Hillary Clinton sits in on a roundtable discussion at Kiki’s Chicken and Waffles restaurant in Columbia, S.C., last month. (Photo: Joe Raedle/Getty Images)
While Hillary Clinton remains the clear front-runner in the race for the 2016 Democratic presidential nomination, a growing number of American voters view her unfavorably and distrust her, new polls released Tuesday show.
According to a CNN/ORC poll, 50 percent view Clinton unfavorably — up from 44 percent in March (before she announced her presidential bid) and the highest level since 2001, when it was 53 percent. The only other time a majority of Americans viewed Clinton unfavorably was in 1996, when she was first lady.
The survey found 46 percent view Clinton favorably, down from 53 percent in March and 61 percent in May 2013.
Meanwhile, 57 percent of Americans say she is not honest and trustworthy (up from 49 percent in March), 47 percent feel she cares about people like them (down from 53 percent in July 2014) and 50 percent feel she does not inspire confidence (up from 42 percent in March 2014).
A new ABC News/Washington Post poll shows Clinton faces similar character hurdles.
Just 45 percent view Clinton favorably — down 22 percent since January 2013, at the end of her tenure as secretary of state. And more people (49 percent) view her unfavorably than favorably for the first time since 2008, when she ran for president, losing in the Democratic primary.
More about the ABC News/Washington Post survey:
“Perhaps most alarmingly for her campaign, the number who see Clinton as honest and trustworthy has dropped from 53 percent a year ago, then 46 percent two months ago, to 41 percent now. Fifty-two percent now don’t see her as honest and trustworthy, the most, again, since April 2008.”
While the increasing distrust and unfavorable view of Clinton can be attributed in part to perceptions of her by Republican and independent respondents, it can’t be attributed entirely to those respondents.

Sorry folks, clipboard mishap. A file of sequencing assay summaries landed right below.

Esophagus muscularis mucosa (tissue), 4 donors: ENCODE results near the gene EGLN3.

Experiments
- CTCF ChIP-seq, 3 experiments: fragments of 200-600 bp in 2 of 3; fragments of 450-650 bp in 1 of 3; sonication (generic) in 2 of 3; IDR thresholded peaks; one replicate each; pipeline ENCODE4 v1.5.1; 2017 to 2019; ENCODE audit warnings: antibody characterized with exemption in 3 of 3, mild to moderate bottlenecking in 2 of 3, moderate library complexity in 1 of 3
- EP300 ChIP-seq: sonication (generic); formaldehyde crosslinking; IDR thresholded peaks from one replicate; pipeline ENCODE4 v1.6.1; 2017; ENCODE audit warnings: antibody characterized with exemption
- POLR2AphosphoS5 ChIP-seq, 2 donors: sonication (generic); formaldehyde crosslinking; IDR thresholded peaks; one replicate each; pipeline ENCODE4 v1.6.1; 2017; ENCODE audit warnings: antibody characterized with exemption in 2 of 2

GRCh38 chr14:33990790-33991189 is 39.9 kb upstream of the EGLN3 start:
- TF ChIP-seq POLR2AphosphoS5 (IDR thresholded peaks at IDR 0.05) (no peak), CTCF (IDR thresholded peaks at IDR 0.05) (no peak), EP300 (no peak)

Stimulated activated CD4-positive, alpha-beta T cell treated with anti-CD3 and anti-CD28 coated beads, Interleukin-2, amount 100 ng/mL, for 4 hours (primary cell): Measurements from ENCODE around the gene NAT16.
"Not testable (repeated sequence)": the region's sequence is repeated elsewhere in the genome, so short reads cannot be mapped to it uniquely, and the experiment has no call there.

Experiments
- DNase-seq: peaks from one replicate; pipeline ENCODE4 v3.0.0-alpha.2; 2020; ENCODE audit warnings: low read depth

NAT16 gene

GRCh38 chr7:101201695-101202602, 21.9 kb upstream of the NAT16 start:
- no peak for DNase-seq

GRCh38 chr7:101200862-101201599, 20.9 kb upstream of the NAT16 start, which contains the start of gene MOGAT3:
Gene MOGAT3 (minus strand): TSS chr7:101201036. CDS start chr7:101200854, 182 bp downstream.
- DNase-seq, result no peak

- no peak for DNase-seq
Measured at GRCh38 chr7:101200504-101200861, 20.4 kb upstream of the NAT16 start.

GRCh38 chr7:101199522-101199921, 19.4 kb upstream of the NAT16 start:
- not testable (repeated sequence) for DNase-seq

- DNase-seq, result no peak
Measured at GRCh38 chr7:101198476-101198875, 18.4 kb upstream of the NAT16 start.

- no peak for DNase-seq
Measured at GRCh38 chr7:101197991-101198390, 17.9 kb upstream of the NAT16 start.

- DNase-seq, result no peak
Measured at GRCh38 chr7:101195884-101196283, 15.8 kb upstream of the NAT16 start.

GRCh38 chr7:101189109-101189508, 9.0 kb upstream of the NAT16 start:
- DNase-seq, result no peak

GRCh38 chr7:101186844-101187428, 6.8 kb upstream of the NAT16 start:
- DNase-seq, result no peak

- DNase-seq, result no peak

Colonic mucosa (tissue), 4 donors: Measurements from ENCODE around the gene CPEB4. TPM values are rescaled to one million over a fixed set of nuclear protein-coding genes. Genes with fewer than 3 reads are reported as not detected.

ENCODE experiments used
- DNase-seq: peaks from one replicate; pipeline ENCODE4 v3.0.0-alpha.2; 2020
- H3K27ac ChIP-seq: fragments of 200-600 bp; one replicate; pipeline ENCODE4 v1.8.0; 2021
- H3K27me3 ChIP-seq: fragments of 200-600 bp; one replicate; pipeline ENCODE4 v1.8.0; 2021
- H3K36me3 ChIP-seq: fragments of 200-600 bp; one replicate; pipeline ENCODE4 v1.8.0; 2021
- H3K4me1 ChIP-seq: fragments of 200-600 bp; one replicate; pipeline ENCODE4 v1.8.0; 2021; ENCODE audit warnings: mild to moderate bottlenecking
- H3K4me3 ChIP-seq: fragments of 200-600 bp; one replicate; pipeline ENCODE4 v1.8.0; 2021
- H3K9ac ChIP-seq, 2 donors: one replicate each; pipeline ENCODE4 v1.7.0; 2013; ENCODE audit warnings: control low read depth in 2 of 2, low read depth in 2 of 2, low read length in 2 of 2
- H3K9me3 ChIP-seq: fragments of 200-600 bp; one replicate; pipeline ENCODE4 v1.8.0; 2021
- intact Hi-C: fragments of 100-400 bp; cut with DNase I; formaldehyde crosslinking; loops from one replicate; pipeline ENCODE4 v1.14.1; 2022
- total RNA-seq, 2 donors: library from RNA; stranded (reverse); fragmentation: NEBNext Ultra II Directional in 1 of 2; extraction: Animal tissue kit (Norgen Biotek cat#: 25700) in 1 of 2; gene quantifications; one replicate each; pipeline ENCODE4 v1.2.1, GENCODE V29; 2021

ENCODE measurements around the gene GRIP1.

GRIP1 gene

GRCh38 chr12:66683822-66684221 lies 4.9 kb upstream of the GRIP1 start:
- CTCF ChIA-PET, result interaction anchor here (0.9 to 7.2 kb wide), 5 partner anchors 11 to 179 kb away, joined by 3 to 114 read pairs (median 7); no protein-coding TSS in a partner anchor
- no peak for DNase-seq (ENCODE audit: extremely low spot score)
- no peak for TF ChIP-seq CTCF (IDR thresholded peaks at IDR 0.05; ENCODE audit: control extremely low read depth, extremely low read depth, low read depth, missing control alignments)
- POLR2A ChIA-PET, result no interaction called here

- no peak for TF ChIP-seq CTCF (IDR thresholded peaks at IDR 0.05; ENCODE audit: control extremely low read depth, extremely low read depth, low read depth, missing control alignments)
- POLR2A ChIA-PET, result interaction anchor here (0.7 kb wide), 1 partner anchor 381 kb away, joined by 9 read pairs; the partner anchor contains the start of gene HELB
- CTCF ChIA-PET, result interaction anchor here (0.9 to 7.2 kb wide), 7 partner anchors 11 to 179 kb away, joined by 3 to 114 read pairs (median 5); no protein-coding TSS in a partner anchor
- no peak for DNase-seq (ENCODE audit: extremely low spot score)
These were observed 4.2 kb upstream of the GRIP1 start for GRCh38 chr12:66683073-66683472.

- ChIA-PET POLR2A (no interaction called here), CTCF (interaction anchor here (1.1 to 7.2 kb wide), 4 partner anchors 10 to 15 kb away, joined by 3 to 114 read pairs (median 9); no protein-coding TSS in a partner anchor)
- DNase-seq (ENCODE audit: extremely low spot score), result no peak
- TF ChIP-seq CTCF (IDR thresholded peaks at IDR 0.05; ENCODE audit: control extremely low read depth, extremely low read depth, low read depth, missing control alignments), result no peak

According to the ABC/Washington Post poll, 36 percent of independents and 14 percent of Republicans view her favorably. Yet “even among those who intend to vote for her in the Democratic primary, just 78 percent see Clinton as trustworthy,” writes Gary Langer of Langer Research Associates, which conducted the poll.
And according to the CNN/ORC survey, more than 80 percent of Democratic voters had viewed her as honest and trustworthy in March. That number has dropped to 73 percent, the new poll found.
Clinton speaks to reporters after a campaign event in Cedar Falls, Iowa, in May. (Photo: Jim Young/Reuters)
The good news for Clinton is that she remains the dominant front-runner in the Democratic race. Both surveys show she maintains a lead of more than 45 points over her closest theoretical challenger, Vice President Joe Biden, who has not indicated he intends to run, and at least 50 points over Vermont Sen. Bernie Sanders, who formally launched his 2016 campaign last week.
And while her lead in a theoretical general election against former Florida Gov. Jeb Bush has dipped from 12 points in March to 3 points, according to the ABC/Washington Post poll, a majority of Americans (55 percent) said they believe she would win the presidency in that matchup.